Despite Progress, More Action Needed To Protect Medical Students From Exposure To Disease Through Accidental Needlesticks, UCSF Study Finds

January 05, 1999

While health workers -- risk of exposure to infectious disease through accidental needlesticks has been greatly reduced through comprehensive training programs and the introduction of new safety devices, a new study by researchers at UC San Francisco finds that medical students remain at high risk of exposure. In the first comprehensive, long-term study of medical students -- risk of needlesticks and other exposures to blood, the UCSF team found that 11.7 percent of the students studied over a seven-year period sustained possible exposure to blood-borne diseases such as HIV and hepatitis. None of the students in the study reported contracting a disease as a result of an accidental exposure.

The study, reported in an article appearing in the January 5 edition of the Annals of Internal Medicine, included 1,022 third and fourth-year medical students from the classes of 1990-1996 who trained at UCSF-affiliated hospitals. Emilie H. Osborn, MD, MPH, the lead author of the study, noted that students in these classes benefited from UCSF's leadership in training and occupational safety programs designed to prevent needlestick injuries. But, the study reveals that they continue to face a higher risk than expected, said Osborn, a physician with the Palo Alto Medical Foundation and former associate dean of student affairs at UCSF.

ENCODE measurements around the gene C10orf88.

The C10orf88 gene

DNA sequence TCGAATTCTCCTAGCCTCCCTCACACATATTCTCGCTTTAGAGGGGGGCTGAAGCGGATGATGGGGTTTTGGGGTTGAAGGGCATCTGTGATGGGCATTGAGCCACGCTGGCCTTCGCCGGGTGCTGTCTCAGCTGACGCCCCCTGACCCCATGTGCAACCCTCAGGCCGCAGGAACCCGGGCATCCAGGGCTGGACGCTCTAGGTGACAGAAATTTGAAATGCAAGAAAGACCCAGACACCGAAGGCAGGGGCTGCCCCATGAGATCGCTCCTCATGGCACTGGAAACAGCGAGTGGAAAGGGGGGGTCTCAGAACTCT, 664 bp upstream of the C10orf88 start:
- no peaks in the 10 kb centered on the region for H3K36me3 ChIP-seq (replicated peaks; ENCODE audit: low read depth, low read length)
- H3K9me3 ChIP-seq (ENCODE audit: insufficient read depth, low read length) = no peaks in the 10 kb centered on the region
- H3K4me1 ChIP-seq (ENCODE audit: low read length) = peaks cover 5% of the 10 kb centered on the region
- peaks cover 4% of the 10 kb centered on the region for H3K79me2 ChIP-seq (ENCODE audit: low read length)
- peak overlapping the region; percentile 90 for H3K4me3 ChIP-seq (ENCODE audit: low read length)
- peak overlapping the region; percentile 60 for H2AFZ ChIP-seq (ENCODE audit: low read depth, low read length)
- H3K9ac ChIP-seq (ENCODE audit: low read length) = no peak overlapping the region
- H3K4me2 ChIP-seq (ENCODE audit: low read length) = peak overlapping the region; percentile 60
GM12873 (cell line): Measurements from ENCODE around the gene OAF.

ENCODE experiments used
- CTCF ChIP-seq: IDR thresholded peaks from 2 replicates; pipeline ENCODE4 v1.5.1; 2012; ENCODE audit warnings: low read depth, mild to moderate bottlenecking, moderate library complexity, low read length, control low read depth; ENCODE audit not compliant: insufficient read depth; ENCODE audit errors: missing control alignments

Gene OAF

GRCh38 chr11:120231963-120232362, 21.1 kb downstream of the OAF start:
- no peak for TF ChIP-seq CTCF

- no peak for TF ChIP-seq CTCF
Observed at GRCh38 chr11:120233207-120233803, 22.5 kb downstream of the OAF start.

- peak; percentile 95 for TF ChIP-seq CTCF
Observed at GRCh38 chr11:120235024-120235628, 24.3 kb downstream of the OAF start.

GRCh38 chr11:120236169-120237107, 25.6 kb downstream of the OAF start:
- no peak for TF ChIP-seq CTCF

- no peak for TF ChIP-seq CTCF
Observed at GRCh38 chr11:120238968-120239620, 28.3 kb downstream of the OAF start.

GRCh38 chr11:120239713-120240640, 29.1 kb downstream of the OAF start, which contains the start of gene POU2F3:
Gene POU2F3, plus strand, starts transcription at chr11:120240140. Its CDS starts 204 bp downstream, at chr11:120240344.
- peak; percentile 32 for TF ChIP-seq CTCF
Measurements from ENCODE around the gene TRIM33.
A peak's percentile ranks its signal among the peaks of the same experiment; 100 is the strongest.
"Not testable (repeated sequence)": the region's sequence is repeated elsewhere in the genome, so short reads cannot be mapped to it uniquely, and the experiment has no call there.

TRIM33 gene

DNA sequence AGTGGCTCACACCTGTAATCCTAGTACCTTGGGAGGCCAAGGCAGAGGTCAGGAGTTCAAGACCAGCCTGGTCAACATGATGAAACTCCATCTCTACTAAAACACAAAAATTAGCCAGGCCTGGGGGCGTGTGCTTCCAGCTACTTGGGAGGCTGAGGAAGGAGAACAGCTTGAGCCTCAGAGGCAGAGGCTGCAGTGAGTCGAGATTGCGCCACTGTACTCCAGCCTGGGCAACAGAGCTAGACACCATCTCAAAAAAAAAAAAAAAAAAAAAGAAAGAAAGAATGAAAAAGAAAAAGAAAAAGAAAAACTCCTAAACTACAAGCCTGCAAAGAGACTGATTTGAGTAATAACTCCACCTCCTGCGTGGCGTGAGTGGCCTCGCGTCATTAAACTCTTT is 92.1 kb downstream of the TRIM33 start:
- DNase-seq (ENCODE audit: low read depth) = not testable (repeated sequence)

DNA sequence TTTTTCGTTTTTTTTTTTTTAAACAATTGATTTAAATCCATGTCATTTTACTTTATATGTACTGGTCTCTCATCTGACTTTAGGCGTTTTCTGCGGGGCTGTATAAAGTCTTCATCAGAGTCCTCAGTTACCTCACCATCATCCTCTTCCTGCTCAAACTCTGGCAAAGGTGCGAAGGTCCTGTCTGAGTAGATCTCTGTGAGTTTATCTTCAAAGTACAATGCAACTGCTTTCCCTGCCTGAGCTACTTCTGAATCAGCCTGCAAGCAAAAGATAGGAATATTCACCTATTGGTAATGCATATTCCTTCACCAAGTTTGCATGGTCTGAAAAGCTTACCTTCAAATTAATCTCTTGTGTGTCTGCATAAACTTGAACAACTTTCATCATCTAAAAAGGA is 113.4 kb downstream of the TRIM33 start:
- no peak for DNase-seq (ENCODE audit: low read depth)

The results of the study demonstrate the need for greater supervision of medical students, Osborn said. "We have to protect medical students from their own eagerness to learn new things and from pressure from others not to ask for assistance," Osborn said. "Students have to be encouraged to say to their supervisors, 'I can't do that. I want to watch you do it.'"

In an editorial accompanying the study, Daniel D. Federman, MD, of the Harvard Medical School, notes that there is inherent risk in the practice of medicine and, in turn, in the study of medicine. Medical education demands that students participate actively and importantly in the care of patients and, as a result, incur some of the risks of experienced physicians, Federman writes.

The editorial praises UCSF's leadership in developing programs to prevent needlestick exposures. Federman cites as -- outstanding -- a week-long course in needle safety required of all UCSF students and praises UCSF's creation of a confidential hotline for reporting needlestick exposures and obtaining preventive treatment. Despite these efforts, the rate of possible exposure remained at more than 10 percent over the length of the study, a signal that medical students in schools across the country run the same or greater risk of exposure.

The rate of exposures reported in specific years of the study dropped to 6.5 percent of the students in 1996 from a high of 18 percent of the students in 1993.